39. Scotland's rural areas are experiencing major structural changes with the continuing decline of farming and fishing accompanied by an expansion of the service sector, diversification into new activities and the growth of the leisure economy. Since the mid-1960s, parts of rural Scotland such as Aberdeenshire and many parts of the Highlands and Islands have seen a growth in population and jobs. The sharp fall in the value of timber in the late 1990s has adversely affected the economic viability of forestry, particularly in the remoter West. Forest management practice is now placing greater emphasis on social and environmental needs.


40. The economic fortunes of the Highlands and Islands have turned round remarkably, following a century or more of decline. The population has grown by around 20% and the number of people at work has gone up by nearly 50% over the last 30 years. The Moray Firth area has experienced substantial growth, while Orkney and Shetland have benefited from oil-related activity. The expansion of salmon farming, tourism, food processing, small-scale manufacturing and service provision has contributed to growth in areas such as Skye, Mull, Arran, Wester Ross, Ardnamurchan and Mid Argyll. The whisky industry continues to make an important contribution to the economy on Speyside and in parts of the West Highlands. Lerwick, Kirkwall, Stornoway, Thurso, Fort William, Oban and Lochgilphead have grown as their roles as service centres have expanded. Early investment in new communications technologies has led to the creation of some 3,500 jobs in the teleservice sector. Progress has not, however, been universal. Some of the remoter areas such as the Western Isles and parts of Sutherland and Caithness continue to decline.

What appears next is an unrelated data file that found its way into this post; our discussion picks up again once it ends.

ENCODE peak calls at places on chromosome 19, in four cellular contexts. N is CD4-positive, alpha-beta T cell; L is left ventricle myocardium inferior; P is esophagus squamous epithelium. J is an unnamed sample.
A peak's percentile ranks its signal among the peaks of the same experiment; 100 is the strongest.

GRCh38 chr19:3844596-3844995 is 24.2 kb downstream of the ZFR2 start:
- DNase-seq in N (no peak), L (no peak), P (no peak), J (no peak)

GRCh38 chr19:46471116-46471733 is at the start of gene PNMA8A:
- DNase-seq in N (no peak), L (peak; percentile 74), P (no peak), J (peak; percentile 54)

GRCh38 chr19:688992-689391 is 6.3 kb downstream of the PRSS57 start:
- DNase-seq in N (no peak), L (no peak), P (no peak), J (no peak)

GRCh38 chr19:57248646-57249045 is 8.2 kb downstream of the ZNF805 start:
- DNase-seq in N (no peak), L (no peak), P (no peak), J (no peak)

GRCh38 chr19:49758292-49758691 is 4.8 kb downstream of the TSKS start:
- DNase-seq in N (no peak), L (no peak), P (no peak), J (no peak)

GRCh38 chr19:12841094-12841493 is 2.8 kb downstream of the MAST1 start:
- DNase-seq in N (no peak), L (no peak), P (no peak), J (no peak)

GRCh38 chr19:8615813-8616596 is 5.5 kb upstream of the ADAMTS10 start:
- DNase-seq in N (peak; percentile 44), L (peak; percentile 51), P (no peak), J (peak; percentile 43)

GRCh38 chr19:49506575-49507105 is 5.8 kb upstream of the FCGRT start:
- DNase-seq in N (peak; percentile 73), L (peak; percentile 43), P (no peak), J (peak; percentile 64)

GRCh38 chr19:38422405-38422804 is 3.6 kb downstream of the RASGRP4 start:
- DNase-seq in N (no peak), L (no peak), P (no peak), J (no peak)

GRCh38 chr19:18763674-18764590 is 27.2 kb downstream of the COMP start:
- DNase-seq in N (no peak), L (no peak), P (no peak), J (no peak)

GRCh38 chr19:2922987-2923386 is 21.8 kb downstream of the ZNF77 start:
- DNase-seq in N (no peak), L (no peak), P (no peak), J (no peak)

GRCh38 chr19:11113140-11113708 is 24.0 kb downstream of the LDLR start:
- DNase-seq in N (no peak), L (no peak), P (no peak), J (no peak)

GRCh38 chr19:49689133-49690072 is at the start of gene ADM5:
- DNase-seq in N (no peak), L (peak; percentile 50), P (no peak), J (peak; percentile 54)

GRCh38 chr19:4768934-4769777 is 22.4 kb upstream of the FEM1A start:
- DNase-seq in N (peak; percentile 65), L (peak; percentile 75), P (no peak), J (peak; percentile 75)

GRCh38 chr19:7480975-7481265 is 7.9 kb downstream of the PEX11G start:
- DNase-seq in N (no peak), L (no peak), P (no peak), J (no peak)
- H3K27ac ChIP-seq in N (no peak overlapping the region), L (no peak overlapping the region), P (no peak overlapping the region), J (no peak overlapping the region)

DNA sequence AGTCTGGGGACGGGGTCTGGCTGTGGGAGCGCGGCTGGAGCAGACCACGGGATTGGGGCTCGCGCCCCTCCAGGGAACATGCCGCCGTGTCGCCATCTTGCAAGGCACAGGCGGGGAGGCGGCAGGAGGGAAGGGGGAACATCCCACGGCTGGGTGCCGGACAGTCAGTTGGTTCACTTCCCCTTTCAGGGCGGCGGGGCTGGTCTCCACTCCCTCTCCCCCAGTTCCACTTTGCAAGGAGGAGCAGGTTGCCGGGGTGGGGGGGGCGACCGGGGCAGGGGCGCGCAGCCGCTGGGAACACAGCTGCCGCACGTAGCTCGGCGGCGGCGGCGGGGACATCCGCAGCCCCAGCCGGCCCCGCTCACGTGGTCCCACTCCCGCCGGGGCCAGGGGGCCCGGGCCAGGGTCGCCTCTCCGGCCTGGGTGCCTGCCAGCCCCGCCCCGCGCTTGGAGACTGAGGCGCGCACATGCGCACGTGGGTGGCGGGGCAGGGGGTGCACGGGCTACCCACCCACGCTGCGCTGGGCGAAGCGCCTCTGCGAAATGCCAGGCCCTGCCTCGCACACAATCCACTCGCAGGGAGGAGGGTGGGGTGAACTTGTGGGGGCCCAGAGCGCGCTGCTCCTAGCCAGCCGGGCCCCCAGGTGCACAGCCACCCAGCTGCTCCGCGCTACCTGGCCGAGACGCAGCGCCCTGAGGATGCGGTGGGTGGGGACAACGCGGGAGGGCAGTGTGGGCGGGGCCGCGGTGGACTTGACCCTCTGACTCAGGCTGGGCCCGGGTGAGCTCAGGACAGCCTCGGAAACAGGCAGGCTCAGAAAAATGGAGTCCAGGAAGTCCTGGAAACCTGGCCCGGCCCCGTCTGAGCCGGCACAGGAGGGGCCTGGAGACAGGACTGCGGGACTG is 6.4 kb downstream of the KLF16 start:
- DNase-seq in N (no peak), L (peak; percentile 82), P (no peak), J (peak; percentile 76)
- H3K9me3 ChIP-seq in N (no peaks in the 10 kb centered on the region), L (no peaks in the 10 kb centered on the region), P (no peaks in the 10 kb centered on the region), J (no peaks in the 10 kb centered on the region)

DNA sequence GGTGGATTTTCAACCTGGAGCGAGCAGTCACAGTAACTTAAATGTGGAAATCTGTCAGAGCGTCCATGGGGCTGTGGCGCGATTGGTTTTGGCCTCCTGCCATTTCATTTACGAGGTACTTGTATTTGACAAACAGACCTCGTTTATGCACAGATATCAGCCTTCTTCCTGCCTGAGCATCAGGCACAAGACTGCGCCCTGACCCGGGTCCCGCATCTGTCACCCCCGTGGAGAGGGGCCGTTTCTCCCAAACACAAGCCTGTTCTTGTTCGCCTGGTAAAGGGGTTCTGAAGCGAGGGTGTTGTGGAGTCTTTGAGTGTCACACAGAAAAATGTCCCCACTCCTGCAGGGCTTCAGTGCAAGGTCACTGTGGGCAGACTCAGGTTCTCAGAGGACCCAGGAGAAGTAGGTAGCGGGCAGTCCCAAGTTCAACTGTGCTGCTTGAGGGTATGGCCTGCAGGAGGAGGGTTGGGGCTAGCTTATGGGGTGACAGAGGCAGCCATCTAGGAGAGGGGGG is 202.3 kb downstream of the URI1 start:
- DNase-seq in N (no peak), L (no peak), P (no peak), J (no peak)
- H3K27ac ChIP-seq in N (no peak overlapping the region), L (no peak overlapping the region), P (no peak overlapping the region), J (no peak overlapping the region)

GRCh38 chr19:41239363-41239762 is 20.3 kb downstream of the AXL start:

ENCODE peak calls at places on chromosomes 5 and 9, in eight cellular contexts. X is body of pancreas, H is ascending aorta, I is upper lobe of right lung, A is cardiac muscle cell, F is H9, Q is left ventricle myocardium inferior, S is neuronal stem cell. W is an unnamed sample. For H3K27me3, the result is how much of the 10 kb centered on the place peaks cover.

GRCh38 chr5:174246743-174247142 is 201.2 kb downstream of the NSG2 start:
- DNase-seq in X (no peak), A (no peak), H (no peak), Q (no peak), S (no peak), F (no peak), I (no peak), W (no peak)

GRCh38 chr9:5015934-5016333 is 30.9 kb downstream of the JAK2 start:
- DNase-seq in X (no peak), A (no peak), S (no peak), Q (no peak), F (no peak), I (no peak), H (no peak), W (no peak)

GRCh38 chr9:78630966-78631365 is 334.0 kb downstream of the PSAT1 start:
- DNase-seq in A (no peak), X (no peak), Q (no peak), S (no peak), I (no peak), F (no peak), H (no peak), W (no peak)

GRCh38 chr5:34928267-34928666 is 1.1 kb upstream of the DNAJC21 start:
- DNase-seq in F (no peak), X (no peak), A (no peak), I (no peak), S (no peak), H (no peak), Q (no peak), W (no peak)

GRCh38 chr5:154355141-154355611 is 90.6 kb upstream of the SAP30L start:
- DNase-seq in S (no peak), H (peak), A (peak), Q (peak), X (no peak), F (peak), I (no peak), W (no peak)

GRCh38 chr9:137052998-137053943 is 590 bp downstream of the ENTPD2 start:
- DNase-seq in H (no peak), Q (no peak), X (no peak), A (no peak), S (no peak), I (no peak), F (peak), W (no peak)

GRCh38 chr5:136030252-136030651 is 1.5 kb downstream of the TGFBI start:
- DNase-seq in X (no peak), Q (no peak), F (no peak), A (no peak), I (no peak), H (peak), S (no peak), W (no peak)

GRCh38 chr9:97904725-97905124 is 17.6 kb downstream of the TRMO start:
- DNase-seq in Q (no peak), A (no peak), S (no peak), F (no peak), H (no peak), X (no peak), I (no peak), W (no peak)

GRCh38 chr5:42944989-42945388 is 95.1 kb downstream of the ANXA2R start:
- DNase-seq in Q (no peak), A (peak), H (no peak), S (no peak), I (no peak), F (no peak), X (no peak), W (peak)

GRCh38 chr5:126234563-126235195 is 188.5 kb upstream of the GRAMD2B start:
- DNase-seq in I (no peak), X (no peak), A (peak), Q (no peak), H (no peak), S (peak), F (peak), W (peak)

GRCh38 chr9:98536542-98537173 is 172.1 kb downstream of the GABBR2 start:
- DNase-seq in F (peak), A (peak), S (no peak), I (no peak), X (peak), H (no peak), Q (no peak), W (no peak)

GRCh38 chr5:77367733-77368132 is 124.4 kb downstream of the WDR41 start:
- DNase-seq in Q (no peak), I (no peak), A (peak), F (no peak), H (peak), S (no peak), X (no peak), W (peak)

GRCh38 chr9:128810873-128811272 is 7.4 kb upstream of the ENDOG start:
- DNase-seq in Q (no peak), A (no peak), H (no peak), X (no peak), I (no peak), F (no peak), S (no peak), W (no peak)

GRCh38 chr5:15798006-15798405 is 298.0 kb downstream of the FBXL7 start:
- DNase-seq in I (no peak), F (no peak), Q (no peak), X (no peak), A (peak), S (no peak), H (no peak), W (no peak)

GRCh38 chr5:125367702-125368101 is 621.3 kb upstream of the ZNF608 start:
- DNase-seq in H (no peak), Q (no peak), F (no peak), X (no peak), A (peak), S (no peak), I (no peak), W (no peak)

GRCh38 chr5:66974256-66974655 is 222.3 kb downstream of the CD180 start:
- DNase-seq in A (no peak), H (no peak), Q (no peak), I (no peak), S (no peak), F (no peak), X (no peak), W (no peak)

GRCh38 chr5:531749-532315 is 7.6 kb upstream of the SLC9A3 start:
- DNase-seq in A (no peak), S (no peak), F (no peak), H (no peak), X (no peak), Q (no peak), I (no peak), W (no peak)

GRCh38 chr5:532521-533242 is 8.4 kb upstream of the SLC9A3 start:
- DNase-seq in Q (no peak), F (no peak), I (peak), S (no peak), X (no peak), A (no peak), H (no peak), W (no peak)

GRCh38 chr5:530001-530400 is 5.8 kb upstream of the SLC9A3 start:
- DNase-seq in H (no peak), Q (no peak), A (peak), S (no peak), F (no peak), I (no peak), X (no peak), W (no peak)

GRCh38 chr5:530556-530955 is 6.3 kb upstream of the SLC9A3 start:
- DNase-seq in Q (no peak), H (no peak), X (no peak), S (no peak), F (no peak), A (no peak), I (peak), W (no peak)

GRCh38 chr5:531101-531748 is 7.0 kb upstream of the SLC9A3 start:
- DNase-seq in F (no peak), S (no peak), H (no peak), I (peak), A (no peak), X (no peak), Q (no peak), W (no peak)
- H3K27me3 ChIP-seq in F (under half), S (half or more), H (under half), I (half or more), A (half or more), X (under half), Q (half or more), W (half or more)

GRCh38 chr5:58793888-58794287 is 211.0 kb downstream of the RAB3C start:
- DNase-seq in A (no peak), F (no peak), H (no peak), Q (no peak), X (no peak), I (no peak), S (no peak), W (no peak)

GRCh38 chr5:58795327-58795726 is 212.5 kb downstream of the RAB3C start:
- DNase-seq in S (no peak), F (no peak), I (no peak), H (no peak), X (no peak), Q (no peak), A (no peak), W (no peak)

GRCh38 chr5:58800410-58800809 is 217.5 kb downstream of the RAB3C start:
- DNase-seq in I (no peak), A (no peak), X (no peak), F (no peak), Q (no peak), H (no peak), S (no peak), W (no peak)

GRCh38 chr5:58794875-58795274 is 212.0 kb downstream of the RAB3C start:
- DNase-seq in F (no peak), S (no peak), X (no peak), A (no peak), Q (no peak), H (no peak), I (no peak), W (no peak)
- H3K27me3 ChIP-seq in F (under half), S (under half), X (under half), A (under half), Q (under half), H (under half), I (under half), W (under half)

41. The broad changes taking place in the rural economy are also evident in the South of Scotland, though improvements in economic fortunes have generally been less dramatic. While the Borders have seen an increase in exports in the paper, publishing and electronics sectors, the traditional industries of textiles and food processing remain significant components of the economy. Livestock farming was badly affected by the foot-and-mouth outbreak of 2001-02 and the restrictions imposed to prevent its spread had an adverse, if temporary, impact on the tourism and leisure economy. Dumfries and Galloway produces 27% of Scotland's sawn wood from its substantial areas of plantation forestry. Average earnings in the South of Scotland remain well below the national average and significant numbers of Borders residents commute to work in the Edinburgh area.